Secondly, there is that infernal red carpet and all the fashion obsession that surrounds it. The Ministers of Parliament and their honoured guests traipse along the red carpet in high fashion for which they possibly paid thousands to have tailored for them - for you can be certain no one would be wearing a plain old Truworths gown. The crowds cheer and clap, certainly not hailing them for their amazing achievements - as even Mandla Mandela was there in traditional regalia - but for the simple fact that they know their names. They are asked about their clothing as though it overthrows everything about them - their political dispensation thrown aside by them and the viewers as everyone becomes an honourary member of the fashion world.

Thirdly, there is the deployment of hundreds of policemen, SANDF members, marchers, musicians, security guards, limos, convoys of luxury BMWs (because no car is an equal status symbol), and strangely imperialist displays. All of which comes at a pretty penny. The budgeted cost for the entire address this year was expected to be R5.7 million. Seriously?! Could MPs not have thought, "Hmm, this year, since there's been so much wasted expenditure, and we owe so much to foreign companies for services, perhaps we should keep the Sona simple this year, and limit it to only a speech in Parliament, or a recording like we did when Nelson Mandela died." But no, the expenditure is 'necessary'.

Speaking of pretty pennies... finally, it is the blatant celebratory banquet after the Sona that really irks me, which will take up most of the nearly R6m budget for the event. What are MPs rewarding themselves for? Doing their jobs (or not, as the case may be)? And their honoured guests? Who are they? Certainly some people deserved to come along, like the top matriculants in the country, but who else was there? I shudder to think how many tender deals were made on the R100,000-cap alcohol bill while the people in question were tipsy.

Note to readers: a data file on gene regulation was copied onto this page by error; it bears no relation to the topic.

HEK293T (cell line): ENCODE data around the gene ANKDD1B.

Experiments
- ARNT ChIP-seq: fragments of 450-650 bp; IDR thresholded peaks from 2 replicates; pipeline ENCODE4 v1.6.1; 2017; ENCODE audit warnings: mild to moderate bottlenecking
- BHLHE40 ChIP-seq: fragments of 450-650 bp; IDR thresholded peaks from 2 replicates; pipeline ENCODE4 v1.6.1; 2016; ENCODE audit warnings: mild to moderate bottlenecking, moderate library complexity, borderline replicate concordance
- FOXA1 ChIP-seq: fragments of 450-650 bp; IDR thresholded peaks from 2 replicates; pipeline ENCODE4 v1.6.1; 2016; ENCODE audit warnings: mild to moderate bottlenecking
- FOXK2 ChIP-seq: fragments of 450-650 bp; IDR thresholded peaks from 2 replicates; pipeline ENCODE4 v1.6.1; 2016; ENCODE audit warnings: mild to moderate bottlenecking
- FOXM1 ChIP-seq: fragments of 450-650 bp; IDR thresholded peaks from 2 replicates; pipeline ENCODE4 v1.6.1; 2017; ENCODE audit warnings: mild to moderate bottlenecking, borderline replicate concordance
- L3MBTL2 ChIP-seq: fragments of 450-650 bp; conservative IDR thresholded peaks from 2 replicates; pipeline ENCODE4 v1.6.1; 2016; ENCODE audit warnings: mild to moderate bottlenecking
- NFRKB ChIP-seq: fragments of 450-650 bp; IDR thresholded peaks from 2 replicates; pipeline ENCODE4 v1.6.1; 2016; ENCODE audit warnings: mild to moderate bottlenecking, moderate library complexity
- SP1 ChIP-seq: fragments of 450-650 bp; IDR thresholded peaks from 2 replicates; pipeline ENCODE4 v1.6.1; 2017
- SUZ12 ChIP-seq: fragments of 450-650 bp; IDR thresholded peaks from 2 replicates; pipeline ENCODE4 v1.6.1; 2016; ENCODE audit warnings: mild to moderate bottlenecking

Oh, I forgot! The Sona is costing R2 million less this year. Because they decided not to hold the banquet in a tent like they did last year. Well, good on you politicians of the country! Sad that you were catered to at the Cape Town International Convention Centre instead. (Although this saving is beyond the point, because a second Address will be taking place after the general elections, and I assume it will be the same type of celebration, especially if the ANC continues with a two-thirds majority.)

In my opinion, people technically responsible for the livelihood of the country - which is crying for their help, a la protests in Ekangala, Bronkhorstspruit, and many more - shouldn't be wasting money on pricey banquets and shows of authority when there are still so many people living in poverty and remaining unemployed.

{Image credit: Twitter\ParliamentofRSA}
Read More

February 12, 2014

#DAMarch: Implications, Should Haves, and The Ball

South Africa's official opposition party, the Democratic Alliance, marched to a square near the ruling party ANC's headquarters in Johannesburg today. The march was abandoned just before marchers reached the square, as things had descended into chaos. And much of the chaos was the result of ANC supporters gathering en masse to 'protect their headquarters'.